Six quick notes and observations from Georgia’s 68-66 loss to Kansas State on Friday night at Stegeman Coliseum.
ANOTHER CLOSE ONE, ANOTHER LOSS
Georgia played its best first half of the season, only to fall thanks to poor offense early in the second half, and the shot-making of Kansas State’s Dean Wade.
Wade hit two baseline jumpers – from each side of the basket – in the final minute, including one with 4.1 seconds left. Wade had 17 points, all but one of them in the second half.
Georgia’s J.J. Frazier tried a contested 3 at the buzzer. It was short, and while Georgia and its fans wanted goal-tending, referee Pat Adams and his crew refused and walked off the court.
The Bulldogs fell to 3-3, losing for the second time at home, both by two points. Their six games have been decided by an average of 4.8 points.
They led by 12 at one point in the first half, and by nine at halftime. But its offensive foibles early in the second half let Kansas State back in it, and it was back-and-forth from there.
GOAL-TENDING OR NOT?
Frazier’s final shot resulted in some controversy, as Mark Fox and Georgia fans wanted a goal-tending call. Maten and a Kansas State player both went up towards the basket – and Maten said later he thought both he and the Kansas State player touched it, he just didn’t know which one did first.
But Referee Pat Adams, after hesitating a second, waved it off, then he and his two colleagues walked off the floor.
“I thought the ball was going in the basket,” Fox said. “I don’t know who touched it first. I’ll have to review the tape.”
Fox said he was “very surprised” Adams and his crew did not review the play.
Maten’s view of the play: “It looked like it was coming off, from my point of view. So he went up to go get it, and I tried to go up and get it, because it looked like he was about to touch it. It was a split-second call for a ref, or what-not. We’ve just gotta live with it.”
Frazier said he didn’t have a good look at it.
“But it shouldn’t have come down to the last play,” he said.
GAINES STARTS FAST, THEN GOES QUIET
It’s become apparent that Georgia’s offense is better when it goes through Kenny Gaines and he takes the most shots possible. He took nine shots and had 13 points in the first half, and Georgia led by nine at halftime. He only had four shots and four points in the second half.
“Obviously as well as he played in the first half I’m sure they (Kansas State) talked about him at the half and he’s gotta learn that he’s higher on the scouting report this year, and people are gonna really guard him,” Fox said.
Gaines also spent several minutes on the bench early in the second half, along with fellow senior guard Charles Mann, during which time Georgia’s offense sputtered and Kansas State pulled closer.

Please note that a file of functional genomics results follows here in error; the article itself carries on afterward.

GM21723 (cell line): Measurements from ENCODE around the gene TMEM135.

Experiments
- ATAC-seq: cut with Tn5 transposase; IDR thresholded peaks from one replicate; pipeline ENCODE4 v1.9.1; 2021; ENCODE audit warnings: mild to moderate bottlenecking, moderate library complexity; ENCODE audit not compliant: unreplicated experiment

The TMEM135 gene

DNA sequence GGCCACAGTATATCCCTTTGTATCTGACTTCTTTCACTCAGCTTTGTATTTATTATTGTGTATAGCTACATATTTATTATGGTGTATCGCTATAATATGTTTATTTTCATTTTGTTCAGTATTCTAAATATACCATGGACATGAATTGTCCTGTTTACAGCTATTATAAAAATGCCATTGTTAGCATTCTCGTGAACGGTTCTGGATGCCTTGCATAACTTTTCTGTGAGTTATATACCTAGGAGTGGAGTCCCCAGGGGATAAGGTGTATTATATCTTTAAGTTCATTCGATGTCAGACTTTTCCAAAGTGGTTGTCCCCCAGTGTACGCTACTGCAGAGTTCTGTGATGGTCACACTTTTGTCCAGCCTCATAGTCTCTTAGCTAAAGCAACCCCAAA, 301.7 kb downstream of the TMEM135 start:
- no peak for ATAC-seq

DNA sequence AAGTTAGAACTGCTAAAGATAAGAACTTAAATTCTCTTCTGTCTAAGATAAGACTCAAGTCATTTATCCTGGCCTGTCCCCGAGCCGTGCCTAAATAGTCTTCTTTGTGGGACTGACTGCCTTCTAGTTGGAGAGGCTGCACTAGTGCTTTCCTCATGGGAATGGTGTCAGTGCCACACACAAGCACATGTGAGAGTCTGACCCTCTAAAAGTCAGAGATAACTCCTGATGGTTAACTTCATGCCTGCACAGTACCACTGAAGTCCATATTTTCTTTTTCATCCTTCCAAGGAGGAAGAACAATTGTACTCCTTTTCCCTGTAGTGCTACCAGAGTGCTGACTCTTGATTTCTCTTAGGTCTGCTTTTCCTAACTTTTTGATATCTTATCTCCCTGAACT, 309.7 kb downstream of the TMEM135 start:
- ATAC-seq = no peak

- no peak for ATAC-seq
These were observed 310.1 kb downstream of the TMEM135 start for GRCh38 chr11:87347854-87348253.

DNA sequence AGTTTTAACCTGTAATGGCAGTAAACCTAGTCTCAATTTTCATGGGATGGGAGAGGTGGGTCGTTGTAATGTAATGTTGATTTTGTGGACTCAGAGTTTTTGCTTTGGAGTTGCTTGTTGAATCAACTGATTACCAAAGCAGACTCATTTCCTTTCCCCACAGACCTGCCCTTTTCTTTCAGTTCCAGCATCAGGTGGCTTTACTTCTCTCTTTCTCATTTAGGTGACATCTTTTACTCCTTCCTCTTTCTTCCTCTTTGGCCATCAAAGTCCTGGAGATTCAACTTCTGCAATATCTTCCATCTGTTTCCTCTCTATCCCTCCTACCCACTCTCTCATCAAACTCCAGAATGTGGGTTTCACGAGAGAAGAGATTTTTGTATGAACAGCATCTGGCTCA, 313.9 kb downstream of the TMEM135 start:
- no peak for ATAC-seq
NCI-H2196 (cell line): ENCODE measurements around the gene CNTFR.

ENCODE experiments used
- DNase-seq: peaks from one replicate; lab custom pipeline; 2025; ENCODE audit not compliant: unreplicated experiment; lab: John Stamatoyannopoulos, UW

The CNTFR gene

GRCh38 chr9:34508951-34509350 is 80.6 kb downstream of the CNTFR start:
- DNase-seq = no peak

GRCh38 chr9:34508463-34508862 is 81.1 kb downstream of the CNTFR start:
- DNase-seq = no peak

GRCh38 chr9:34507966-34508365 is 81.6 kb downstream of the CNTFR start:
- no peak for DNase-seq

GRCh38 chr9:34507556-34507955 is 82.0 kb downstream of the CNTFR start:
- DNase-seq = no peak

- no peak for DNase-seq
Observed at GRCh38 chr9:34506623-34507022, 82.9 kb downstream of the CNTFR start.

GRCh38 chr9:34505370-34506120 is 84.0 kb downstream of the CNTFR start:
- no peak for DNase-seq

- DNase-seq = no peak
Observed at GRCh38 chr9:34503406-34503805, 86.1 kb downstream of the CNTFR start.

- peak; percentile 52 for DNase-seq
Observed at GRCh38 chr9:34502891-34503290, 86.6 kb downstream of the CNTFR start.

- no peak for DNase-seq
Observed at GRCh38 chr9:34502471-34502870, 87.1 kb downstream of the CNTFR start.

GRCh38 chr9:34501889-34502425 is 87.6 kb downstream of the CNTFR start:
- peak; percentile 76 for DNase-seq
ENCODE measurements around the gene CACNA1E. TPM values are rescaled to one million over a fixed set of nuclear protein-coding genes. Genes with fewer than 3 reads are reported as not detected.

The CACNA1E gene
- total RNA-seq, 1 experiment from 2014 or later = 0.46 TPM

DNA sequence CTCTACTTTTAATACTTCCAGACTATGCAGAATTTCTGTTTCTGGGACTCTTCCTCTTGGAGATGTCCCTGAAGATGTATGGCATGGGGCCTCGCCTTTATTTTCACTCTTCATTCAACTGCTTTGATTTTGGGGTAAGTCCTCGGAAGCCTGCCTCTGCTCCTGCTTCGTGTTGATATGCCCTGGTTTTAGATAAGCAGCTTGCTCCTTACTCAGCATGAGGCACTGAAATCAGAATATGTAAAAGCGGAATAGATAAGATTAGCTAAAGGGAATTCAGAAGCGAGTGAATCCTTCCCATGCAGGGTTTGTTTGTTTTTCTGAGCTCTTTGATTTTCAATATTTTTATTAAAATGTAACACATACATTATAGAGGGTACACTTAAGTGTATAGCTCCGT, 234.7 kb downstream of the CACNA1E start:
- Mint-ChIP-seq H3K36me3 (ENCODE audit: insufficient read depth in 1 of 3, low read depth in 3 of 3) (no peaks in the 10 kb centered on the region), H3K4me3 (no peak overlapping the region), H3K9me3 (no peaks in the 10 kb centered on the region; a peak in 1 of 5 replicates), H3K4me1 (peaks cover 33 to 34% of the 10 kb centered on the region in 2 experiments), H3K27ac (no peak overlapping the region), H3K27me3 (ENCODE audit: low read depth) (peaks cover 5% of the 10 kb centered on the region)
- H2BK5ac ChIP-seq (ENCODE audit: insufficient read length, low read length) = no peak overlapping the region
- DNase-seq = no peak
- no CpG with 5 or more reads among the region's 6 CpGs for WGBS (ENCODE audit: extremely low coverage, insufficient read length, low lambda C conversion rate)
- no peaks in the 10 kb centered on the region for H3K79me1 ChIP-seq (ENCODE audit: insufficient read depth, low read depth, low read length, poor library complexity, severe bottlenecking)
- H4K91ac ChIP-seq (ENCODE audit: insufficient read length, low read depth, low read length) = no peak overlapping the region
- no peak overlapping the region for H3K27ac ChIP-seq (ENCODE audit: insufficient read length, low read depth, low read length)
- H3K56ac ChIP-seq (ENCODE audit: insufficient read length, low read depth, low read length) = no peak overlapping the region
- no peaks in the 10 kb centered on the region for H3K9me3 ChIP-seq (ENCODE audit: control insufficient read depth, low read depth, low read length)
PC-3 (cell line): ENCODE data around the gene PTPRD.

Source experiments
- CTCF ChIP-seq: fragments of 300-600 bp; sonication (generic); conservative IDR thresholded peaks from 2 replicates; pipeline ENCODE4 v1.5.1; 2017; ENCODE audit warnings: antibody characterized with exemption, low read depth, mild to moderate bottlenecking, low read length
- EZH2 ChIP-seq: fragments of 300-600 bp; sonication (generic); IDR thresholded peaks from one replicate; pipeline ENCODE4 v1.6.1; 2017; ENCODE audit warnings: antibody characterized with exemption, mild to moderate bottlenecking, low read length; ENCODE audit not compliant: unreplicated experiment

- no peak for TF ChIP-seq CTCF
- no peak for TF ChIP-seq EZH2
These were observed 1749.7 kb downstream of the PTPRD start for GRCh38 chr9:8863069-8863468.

“We had a very poor start to the second half, very poor,” Fox said. “They know better than that. So I sat them down. Because they weren’t playing well.”
MATEN COMING ON
Maten, the sophomore post player, is becoming the scoring factor the team needs him to be.
Maten had 20 points, after setting then equaling his career high in the previous two games (21 against Seton Hall and then Oakland).
He also continues to be a strong defensive presence, swatting away a closeshot attempt with 1:05 left.
FINALLY A FAST START
This was easily Georgia’s best beginning to a game – the first time all season it had the lead four minutes into the game. In fact the Bulldogs jumped out to a 9-2 lead, scoring on their first four possessions.
The 37 points were Georgia’s most in the first half this season.
How bad had Georgia’s starts been? It trailed early against Chattanooga (13-3), Murray State (6-3), High Point (4-0), Seton Hall (13-9), and Oakland (18-9).
THE DEBUT OF OGBEIDE
Derek Ogbeide finally made his Georgia debut, checking in at the 17:27 mark of the first half. He didn’t end up playing long, checking back out 30 seconds later, and only making one more brief appearance in the first half. But it was an encouraging sign for the Bulldogs to finally have the 6-foot-8 freshman cleared to play.
Fox said Ogbeide only cleared to play around 2 p.m.
“I just wanted to give him 45 seconds here or there just to get him to relax, so he had been out there before,” Fox said.
Georgia’s rebounding suffered the first five games without Ogbeide, as the Bulldogs were beat on the glass three times and only equaled Oakland.
Juwan Parker remains out with an Achilles injury, and has yet to play this season. It was the same injury he had surgery on in the offseason after causing him to miss half of last season.